The Terribly Attractive Older Women’s Club was meeting in the corner of Panera Bread when Melville walked in. First, their brilliant jewelry and pink Race For The Cure t-shirts caught his eye, then their neon Adidas running shoes. He walked to the counter and ordered his veggie half sandwich and cup of French onion soup. Taking his green tea, he sat down and waited for his food. He couldn’t just sit there, so he opened his day planner and looked at the big bunch of nothing that awaited him this weekend. Then the number for his order was called and he went up and retrieved all 660 calories of it.
Melville was fat. Not big-boned, not husky; from infancy on, he fought obesity to a stalemate. Pushing fifty years old, he now resembled an upright rectangle. Bowling shirts were invented for people like him. All through school, the irony of Melville’s name had dogged him. Twenty-four miles a week walking and he was still Moby Dick.
The sandwich was delicious, and he savored it in tiny bites while letting the end of his baguette steep in the soup. Today was Thursday; three more days until football at Wilson’s house, the two of them eating all they wanted and comparing the week’s sit-ups, miles, and arm curls. Then the week would begin again, the eight-hour days at the call center, then walking the same track and trails and counting his calories. If he ever won the lottery, he would buy this Panera Bread and burn it to the ground.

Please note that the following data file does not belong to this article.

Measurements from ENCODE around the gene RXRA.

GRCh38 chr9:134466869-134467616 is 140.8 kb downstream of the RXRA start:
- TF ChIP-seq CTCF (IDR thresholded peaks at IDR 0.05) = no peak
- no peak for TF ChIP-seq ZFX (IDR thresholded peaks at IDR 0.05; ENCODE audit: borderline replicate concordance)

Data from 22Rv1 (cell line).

“I see you at the track all the time. You’re tireless. Good job!”
The woman had stopped by his table. Now, as he looked up, she moved on and out the door.
Well, all right, then.
Robert L. Penick’s work has appeared in over 100 different literary journals, including The Hudson Review, North American Review, and The California Quarterly. He lives in Louisville, KY, USA, with his free-range box turtle, Sheldon, and edit Ristau, a tiny literary annual. More of his writing can be found atwww.theartofmercy.net.